PEOPLE v. SMITH

Reset A A Font size: Print

Supreme Court, Appellate Division, Third Department, New York.

The PEOPLE of the State of New York, Respondent, v. Jeremy M. SMITH, Appellant.

Decided: February 13, 2003

Before:  CARDONA, P.J., MERCURE, SPAIN, CARPINELLO and KANE, JJ. Kindlon & Shanks, Albany (Terence L. Kindlon of counsel), for appellant. Paul A. Clyne, District Attorney, Albany (Bradley A. Sherman of counsel), for respondent.

Appeal from a judgment of the County Court of Albany County (Breslin, J.), rendered December 22, 1998, upon a verdict convicting defendant of the crime of sodomy in the first degree.

On June 17, 1997, defendant, a 22-year-old male, was indicted and charged with one count of sodomy in the first degree.   The charge stemmed from allegations made by a then 19-year-old female coworker that defendant anally sodomized her in a stairwell at their place of employment.   At trial, the victim testified that in April 1997, she and her coworkers, including defendant, ate lunch in the cafeteria located in the building in which she worked.   The victim testified that, after leaving the cafeteria to return to work, defendant began pulling the victim by her arm, indicating that he wanted to have sexual relations with her.   She also testified that she repeatedly told defendant that she did not want to have sex with him and needed to return to work.   Defendant increased his efforts, grabbing the victim about the waist, and suggesting that he and the victim have sex in the men's bathroom.   Defendant was also sucking on the victim's neck, kissing her and touching her breasts.   Again, the victim refused, at which point defendant, holding the victim about the waist, led her into a stairwell, turned her around and pulled her pants halfway down.   The victim testified that she pulled her pants back up, but defendant then pulled them all the way down;  he had his pants halfway down, at which point he exposed his penis.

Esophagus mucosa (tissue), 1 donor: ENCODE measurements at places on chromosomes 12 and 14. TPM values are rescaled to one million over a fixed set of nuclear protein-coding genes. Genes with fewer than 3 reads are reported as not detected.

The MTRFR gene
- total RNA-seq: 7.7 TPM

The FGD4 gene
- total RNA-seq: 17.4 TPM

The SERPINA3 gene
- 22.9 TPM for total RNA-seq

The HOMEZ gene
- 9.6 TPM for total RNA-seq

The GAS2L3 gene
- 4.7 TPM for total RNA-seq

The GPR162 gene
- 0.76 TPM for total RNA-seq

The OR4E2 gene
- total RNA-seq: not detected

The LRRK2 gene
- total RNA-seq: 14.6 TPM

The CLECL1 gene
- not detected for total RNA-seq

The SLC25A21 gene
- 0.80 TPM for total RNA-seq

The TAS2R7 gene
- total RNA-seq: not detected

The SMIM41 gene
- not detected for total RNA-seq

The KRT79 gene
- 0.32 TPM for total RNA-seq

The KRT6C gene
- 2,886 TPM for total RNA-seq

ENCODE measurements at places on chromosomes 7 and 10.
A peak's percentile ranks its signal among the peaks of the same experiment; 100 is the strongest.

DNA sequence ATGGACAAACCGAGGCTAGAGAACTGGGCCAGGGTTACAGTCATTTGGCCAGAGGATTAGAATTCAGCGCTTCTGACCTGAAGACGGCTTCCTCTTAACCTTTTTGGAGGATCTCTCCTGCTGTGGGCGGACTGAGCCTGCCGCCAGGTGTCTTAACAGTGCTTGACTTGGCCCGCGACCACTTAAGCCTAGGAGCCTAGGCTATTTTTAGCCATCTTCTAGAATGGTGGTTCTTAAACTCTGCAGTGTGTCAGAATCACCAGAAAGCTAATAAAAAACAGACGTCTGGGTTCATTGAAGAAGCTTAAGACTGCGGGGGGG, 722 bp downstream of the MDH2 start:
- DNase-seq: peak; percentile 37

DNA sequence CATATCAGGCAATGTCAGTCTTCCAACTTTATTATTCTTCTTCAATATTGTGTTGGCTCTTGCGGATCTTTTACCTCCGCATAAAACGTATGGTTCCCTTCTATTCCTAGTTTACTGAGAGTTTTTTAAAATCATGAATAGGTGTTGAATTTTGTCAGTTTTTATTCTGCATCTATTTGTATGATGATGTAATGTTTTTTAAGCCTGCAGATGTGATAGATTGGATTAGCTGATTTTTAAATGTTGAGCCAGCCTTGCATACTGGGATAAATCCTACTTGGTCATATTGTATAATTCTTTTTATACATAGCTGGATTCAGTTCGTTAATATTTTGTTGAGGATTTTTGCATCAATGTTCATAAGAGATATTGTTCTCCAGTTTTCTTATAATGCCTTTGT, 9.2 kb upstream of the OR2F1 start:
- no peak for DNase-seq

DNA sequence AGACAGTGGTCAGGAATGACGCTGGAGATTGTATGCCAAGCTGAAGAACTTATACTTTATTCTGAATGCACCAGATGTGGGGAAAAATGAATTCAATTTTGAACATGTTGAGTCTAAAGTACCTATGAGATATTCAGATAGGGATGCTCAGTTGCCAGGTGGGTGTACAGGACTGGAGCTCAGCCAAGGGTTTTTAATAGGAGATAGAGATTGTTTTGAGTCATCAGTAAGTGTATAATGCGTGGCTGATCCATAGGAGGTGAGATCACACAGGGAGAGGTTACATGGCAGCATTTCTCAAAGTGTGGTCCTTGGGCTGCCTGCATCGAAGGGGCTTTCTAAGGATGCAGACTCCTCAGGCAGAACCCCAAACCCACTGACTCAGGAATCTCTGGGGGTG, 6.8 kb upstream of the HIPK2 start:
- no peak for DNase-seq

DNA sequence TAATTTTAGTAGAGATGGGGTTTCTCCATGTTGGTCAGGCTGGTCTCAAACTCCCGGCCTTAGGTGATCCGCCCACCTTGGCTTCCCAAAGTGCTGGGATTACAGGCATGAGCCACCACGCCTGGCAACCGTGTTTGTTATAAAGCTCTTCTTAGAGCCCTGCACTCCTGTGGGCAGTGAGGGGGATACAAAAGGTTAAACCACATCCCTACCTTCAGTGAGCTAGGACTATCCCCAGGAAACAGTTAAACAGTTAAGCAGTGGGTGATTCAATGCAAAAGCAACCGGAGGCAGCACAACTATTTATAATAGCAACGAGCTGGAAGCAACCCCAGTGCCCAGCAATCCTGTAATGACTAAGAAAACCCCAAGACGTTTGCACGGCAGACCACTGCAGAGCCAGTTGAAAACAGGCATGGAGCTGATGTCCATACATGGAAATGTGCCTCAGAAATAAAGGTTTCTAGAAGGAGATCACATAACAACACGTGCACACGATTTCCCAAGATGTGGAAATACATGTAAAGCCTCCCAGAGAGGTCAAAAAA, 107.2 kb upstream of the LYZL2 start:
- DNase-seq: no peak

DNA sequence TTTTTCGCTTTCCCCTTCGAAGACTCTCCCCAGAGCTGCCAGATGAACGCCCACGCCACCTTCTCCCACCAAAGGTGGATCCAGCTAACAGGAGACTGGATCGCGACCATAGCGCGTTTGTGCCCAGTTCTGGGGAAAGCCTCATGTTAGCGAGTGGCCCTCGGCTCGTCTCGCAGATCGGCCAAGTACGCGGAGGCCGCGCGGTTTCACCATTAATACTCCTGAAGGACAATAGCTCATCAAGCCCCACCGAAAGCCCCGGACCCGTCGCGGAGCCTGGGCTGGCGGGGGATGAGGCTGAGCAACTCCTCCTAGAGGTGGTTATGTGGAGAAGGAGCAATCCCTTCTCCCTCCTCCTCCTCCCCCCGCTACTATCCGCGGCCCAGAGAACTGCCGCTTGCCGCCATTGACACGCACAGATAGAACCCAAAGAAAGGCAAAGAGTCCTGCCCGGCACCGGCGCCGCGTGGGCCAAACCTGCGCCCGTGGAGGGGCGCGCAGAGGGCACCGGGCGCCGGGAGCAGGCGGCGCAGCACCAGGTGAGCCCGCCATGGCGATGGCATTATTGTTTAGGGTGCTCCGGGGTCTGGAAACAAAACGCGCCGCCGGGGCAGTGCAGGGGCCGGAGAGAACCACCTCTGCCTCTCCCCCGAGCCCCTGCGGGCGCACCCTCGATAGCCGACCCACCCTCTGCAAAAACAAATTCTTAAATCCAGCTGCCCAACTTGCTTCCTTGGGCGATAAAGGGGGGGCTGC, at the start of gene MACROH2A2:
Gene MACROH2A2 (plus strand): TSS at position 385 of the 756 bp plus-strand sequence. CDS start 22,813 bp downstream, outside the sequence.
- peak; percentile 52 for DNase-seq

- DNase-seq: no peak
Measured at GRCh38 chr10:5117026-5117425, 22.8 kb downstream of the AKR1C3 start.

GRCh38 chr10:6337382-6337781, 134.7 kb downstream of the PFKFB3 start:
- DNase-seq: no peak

In order to pull her pants back up, the victim put down a bag of potato chips she had been holding.   As she was doing this, defendant pulled her pants down further and shoved his penis into her anus.   After a time, defendant removed his penis and ejaculated onto the back of the victim's shirt.   The victim testified that she did not struggle or cry out because of defendant's superior size and strength and she was afraid that he would hurt her if she cried out.   After cleaning her shirt in the restroom, the victim returned to her work station where she was chastised by her supervisor for being tardy.   After the victim told her supervisor what had occurred, the incident was reported to the police and the medical examination disclosed that the victim had a three-centimeter tear in her anus that was consistent with blunt force trauma, such as an erect penis.   At the conclusion of trial, defendant was found guilty as charged and sentenced to an indeterminate sentence of 11 to 22 years in prison.